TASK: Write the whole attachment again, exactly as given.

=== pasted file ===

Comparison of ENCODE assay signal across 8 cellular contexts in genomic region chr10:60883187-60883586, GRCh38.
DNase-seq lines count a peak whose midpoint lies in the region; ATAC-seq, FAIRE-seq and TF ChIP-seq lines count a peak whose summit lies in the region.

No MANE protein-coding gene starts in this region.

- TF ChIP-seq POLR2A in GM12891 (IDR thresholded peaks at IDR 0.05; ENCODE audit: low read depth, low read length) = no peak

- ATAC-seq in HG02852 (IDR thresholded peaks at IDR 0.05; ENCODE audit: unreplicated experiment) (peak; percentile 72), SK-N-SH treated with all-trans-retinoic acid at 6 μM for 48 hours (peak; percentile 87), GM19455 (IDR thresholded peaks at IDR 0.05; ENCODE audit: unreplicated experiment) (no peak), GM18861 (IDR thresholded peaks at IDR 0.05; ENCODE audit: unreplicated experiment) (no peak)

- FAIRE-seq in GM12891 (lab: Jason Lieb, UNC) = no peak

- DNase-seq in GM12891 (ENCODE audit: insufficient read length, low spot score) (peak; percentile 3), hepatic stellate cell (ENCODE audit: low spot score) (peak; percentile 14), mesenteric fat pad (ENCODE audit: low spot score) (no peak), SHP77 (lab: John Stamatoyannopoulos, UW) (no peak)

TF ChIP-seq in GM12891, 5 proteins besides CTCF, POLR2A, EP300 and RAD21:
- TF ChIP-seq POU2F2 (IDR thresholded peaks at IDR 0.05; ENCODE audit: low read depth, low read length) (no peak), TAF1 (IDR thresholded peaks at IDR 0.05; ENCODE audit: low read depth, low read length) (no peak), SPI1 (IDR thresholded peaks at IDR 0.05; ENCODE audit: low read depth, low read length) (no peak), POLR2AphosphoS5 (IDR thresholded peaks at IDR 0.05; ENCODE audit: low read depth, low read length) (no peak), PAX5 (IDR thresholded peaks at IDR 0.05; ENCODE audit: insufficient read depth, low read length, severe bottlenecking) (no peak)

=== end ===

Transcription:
Comparison of ENCODE assay signal across 8 cellular contexts in genomic region chr10:60883187-60883586, GRCh38.
DNase-seq lines count a peak whose midpoint lies in the region; ATAC-seq, FAIRE-seq and TF ChIP-seq lines count a peak whose summit lies in the region.

No MANE protein-coding gene starts in this region.

- TF ChIP-seq POLR2A in GM12891 (IDR thresholded peaks at IDR 0.05; ENCODE audit: low read depth, low read length) = no peak

- ATAC-seq in HG02852 (IDR thresholded peaks at IDR 0.05; ENCODE audit: unreplicated experiment) (peak; percentile 72), SK-N-SH treated with all-trans-retinoic acid at 6 μM for 48 hours (peak; percentile 87), GM19455 (IDR thresholded peaks at IDR 0.05; ENCODE audit: unreplicated experiment) (no peak), GM18861 (IDR thresholded peaks at IDR 0.05; ENCODE audit: unreplicated experiment) (no peak)

- FAIRE-seq in GM12891 (lab: Jason Lieb, UNC) = no peak

- DNase-seq in GM12891 (ENCODE audit: insufficient read length, low spot score) (peak; percentile 3), hepatic stellate cell (ENCODE audit: low spot score) (peak; percentile 14), mesenteric fat pad (ENCODE audit: low spot score) (no peak), SHP77 (lab: John Stamatoyannopoulos, UW) (no peak)

TF ChIP-seq in GM12891, 5 proteins besides CTCF, POLR2A, EP300 and RAD21:
- TF ChIP-seq POU2F2 (IDR thresholded peaks at IDR 0.05; ENCODE audit: low read depth, low read length) (no peak), TAF1 (IDR thresholded peaks at IDR 0.05; ENCODE audit: low read depth, low read length) (no peak), SPI1 (IDR thresholded peaks at IDR 0.05; ENCODE audit: low read depth, low read length) (no peak), POLR2AphosphoS5 (IDR thresholded peaks at IDR 0.05; ENCODE audit: low read depth, low read length) (no peak), PAX5 (IDR thresholded peaks at IDR 0.05; ENCODE audit: insufficient read depth, low read length, severe bottlenecking) (no peak)